Election 2019

General election 2019: Drakeford not disappointed by Corbyn's Brexit stance

Mark Drakeford
Image caption Mark Drakeford said Jeremy Corbyn "has a different set of responsibilities to me"

Wales' first minister said he was "not disappointed" by Labour leader Jeremy Corbyn's vow to stay neutral in a future Brexit referendum.

Mr Corbyn has pledged to strike a new deal, with remain as the other option.

Mark Drakeford said a Welsh Labour government would campaign "unreservedly and enthusiastically" to remain.

Speaking at Welsh Labour's election launch in Wrexham, he said Mr Corbyn's stance was credible as he would have to implement "whatever people decide".

Last week, Mr Corbyn said he would offer a fresh referendum in which he would maintain a neutral stance before carrying out the result.

He said acting as an "honest broker" was a "sensible way forward", although rival parties have accused him of showing a lack of leadership.

Image caption The first minister launched Welsh Labour's election campaign in Wrexham

Mr Drakeford told BBC Wales that as prime minister of a "deeply divided" UK, Mr Corbyn would "retain his authority to implement whatever the people decide should happen".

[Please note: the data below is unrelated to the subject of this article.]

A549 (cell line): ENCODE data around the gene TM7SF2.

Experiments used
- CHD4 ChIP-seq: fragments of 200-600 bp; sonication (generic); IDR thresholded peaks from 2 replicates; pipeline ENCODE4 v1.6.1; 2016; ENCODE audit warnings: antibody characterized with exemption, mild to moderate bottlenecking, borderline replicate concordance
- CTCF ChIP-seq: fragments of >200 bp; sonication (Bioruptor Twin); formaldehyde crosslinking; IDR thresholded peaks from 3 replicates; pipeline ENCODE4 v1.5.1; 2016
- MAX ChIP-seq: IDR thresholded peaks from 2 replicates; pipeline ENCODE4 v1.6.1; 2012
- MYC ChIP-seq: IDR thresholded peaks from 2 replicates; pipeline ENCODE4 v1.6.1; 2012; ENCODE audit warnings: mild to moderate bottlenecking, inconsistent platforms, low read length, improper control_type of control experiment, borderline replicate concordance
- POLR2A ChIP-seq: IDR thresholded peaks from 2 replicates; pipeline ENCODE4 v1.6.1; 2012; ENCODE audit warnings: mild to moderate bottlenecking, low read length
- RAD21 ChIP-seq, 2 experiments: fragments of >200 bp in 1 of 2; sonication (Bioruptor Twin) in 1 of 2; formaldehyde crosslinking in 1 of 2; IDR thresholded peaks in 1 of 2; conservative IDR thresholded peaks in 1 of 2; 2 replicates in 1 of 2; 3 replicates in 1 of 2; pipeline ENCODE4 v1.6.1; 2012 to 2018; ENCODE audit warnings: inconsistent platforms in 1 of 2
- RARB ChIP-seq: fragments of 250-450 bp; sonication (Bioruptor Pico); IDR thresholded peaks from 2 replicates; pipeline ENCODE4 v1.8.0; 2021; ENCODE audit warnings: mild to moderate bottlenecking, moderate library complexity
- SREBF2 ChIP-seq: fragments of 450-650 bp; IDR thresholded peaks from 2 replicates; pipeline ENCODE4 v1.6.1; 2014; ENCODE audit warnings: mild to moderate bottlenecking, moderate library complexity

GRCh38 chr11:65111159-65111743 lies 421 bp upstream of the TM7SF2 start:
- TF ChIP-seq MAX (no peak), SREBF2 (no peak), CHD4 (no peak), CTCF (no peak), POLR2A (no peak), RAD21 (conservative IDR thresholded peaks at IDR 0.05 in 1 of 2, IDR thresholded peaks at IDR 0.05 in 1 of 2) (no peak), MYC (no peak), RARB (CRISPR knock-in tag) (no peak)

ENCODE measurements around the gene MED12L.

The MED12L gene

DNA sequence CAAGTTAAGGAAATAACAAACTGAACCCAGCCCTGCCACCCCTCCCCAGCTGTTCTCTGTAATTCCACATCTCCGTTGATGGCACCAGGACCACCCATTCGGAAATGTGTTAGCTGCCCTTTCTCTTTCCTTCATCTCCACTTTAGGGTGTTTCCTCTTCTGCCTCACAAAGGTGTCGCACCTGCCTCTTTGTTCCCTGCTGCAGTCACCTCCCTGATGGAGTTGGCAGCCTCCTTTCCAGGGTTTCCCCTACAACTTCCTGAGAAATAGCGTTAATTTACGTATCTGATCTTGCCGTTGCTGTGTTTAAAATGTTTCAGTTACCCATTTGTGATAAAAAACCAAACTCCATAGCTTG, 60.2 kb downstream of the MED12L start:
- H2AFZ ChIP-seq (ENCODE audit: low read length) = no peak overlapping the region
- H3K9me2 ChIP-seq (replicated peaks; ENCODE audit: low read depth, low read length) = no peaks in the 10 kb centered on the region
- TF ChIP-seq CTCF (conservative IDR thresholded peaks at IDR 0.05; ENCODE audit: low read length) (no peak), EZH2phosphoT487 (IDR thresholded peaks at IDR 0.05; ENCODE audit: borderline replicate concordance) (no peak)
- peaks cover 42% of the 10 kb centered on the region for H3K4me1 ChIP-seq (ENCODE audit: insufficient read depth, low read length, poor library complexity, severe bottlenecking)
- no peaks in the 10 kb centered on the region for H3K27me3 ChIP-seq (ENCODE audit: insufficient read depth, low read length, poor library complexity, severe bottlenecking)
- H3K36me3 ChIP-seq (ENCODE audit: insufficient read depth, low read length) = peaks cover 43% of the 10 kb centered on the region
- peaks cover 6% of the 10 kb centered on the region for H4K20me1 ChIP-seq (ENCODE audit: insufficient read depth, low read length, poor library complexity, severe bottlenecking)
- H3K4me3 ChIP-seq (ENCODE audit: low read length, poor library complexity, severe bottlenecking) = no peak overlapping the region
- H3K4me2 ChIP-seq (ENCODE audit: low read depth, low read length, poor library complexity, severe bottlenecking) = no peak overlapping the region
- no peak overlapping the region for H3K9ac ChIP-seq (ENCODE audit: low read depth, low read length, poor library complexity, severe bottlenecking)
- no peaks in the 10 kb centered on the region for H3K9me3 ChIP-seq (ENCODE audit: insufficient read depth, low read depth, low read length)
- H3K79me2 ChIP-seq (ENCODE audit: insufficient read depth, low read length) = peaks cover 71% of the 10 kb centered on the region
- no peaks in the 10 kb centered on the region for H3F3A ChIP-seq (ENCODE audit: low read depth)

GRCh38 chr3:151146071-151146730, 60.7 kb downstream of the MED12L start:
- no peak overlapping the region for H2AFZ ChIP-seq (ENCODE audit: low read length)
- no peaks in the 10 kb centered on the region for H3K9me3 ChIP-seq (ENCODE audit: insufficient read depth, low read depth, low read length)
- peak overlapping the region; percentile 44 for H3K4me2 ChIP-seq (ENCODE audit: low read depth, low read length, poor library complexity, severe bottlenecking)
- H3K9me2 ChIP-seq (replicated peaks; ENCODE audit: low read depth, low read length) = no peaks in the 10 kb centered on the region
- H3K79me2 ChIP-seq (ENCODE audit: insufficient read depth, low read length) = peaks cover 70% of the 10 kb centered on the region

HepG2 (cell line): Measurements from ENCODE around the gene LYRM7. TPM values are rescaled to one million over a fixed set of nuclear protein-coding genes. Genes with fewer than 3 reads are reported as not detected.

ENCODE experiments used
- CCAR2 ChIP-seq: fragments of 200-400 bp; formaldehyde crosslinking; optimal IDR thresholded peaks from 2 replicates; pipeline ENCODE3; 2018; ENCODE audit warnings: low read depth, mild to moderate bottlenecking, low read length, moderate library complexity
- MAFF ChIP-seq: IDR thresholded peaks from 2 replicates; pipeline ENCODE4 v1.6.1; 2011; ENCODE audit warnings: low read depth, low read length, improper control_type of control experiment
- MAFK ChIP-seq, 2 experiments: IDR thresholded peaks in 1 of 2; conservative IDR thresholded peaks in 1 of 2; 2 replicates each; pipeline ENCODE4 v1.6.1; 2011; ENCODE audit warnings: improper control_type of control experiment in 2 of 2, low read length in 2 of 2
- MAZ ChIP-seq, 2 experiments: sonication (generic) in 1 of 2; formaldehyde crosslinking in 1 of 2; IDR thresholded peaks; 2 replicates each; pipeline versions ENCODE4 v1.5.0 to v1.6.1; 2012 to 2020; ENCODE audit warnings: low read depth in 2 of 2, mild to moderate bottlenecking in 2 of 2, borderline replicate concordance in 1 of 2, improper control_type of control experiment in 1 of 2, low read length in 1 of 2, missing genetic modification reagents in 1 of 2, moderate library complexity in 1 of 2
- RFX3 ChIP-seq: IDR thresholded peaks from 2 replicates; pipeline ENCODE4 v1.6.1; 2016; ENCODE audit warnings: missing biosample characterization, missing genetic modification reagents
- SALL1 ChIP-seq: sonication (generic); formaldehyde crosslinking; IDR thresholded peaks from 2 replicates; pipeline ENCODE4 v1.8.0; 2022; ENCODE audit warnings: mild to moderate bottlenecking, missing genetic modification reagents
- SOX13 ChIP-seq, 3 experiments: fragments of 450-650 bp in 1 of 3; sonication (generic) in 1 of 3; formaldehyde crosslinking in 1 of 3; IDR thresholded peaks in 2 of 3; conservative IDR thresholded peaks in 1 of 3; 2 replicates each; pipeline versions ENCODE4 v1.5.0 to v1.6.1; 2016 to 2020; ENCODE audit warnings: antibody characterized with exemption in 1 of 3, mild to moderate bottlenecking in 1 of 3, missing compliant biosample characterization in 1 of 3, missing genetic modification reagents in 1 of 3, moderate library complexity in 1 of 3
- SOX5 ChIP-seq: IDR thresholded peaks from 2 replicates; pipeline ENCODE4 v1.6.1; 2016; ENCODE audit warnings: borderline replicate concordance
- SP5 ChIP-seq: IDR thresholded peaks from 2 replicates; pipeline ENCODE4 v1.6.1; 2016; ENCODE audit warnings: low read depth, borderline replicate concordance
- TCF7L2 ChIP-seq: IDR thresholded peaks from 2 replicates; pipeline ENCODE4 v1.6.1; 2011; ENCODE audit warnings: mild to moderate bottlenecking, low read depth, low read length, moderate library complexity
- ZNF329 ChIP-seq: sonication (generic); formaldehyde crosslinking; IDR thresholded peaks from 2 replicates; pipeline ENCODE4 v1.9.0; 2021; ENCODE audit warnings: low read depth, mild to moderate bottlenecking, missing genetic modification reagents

"He has a different set of responsibilities to me. I'm not disappointed at all," he added.

"My job is to stand up for what is right for Wales and we are clear that staying in the EU is the right answer.

"Jeremy will have to implement whatever people decide and he will keep himself in readiness to do just that."

In the 2016 EU referendum, 52.5% of voters in Wales backed leave, with 47.5% supporting remain.

In the launch at Coleg Cambria, Mr Drakeford told party supporters a Labour UK government would enable his administration in Cardiff Bay to go "so much further and so much faster".

He said people in Wales already live with many "radical" initiatives introduced by his party, such as abolishing the right to buy council houses, banning fracking and setting up a Development Bank for Wales.

In partnership with a Labour UK Government, the first minister said his Welsh Government could help deliver a zero-carbon Wales, free full fibre broadband and replace universal credit with a "fairer" benefit system.

He defended Labour's spending plans for Wales, saying: "It produces £3.4bn [extra] every year in revenue for us to invest in our health service, our education service, in building the houses we need, repairing the damage to this country after a decade of neglect.

"It will see us spend on public services in the UK the same that France and Germany spend on theirs - it puts us in the European mainstream."

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